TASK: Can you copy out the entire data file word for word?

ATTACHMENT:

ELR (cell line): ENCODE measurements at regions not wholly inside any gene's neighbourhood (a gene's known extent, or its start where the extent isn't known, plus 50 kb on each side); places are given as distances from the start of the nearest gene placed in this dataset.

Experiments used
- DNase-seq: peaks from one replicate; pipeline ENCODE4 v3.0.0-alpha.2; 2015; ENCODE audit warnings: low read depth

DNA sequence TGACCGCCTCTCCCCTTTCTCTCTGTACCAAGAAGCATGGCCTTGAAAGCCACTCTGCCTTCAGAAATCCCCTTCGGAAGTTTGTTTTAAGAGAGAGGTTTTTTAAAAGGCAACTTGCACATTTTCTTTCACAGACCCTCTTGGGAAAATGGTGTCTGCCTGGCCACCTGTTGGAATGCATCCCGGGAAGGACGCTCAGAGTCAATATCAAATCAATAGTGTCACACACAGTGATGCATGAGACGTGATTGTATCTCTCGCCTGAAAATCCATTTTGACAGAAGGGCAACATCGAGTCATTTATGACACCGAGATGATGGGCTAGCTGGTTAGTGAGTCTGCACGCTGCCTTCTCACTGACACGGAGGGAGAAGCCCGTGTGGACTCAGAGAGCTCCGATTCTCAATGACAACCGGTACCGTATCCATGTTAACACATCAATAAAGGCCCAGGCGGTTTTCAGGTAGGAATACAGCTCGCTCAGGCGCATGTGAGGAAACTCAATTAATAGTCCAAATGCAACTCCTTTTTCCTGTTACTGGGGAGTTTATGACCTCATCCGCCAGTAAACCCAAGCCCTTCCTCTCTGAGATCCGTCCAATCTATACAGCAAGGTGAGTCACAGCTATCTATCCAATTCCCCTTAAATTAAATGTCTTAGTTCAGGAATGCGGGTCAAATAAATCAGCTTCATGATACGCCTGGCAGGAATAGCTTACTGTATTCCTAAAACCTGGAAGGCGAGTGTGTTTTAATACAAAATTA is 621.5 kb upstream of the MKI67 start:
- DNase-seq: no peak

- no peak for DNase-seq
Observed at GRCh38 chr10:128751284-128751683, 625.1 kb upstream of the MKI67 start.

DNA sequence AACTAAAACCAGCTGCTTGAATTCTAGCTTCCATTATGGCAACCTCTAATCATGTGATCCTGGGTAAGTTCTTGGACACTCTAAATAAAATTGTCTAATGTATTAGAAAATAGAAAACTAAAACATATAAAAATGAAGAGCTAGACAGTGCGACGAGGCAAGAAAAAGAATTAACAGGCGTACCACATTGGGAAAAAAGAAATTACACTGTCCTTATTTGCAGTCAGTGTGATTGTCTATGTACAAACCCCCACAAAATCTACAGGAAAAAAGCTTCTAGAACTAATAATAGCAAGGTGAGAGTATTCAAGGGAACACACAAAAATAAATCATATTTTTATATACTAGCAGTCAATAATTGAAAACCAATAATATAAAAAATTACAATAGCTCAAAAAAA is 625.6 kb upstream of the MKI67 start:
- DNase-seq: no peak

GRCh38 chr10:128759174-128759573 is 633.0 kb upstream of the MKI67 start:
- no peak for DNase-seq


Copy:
ELR (cell line): ENCODE measurements at regions not wholly inside any gene's neighbourhood (a gene's known extent, or its start where the extent isn't known, plus 50 kb on each side); places are given as distances from the start of the nearest gene placed in this dataset.

Experiments used
- DNase-seq: peaks from one replicate; pipeline ENCODE4 v3.0.0-alpha.2; 2015; ENCODE audit warnings: low read depth

DNA sequence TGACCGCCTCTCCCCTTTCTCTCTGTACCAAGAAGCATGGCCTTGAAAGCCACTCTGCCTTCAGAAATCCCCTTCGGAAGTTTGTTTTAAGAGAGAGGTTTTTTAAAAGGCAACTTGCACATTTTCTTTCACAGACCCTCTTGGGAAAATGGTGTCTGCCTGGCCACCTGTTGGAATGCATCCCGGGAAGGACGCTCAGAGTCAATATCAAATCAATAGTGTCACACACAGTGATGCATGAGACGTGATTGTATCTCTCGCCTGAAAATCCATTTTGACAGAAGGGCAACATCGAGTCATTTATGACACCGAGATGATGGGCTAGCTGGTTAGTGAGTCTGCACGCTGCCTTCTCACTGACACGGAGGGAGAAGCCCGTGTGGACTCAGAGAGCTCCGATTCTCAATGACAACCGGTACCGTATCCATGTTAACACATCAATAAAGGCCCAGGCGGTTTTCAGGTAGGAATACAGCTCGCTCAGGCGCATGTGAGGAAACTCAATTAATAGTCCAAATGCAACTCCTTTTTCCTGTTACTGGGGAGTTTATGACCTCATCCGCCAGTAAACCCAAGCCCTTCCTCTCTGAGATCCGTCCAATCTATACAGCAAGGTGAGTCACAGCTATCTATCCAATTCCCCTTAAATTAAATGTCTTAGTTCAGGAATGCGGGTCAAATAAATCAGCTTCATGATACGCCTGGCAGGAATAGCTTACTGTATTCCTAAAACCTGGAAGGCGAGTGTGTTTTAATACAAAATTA is 621.5 kb upstream of the MKI67 start:
- DNase-seq: no peak

- no peak for DNase-seq
Observed at GRCh38 chr10:128751284-128751683, 625.1 kb upstream of the MKI67 start.

DNA sequence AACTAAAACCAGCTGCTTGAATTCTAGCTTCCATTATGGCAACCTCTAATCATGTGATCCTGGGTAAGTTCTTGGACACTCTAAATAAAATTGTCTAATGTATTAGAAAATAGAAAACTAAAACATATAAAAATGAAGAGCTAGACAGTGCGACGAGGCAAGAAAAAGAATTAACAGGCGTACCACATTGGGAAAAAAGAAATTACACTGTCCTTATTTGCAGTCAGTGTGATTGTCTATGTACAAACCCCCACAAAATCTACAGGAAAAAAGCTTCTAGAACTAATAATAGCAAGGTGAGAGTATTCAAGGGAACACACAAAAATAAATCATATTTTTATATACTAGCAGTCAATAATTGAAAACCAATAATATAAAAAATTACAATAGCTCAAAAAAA is 625.6 kb upstream of the MKI67 start:
- DNase-seq: no peak

GRCh38 chr10:128759174-128759573 is 633.0 kb upstream of the MKI67 start:
- no peak for DNase-seq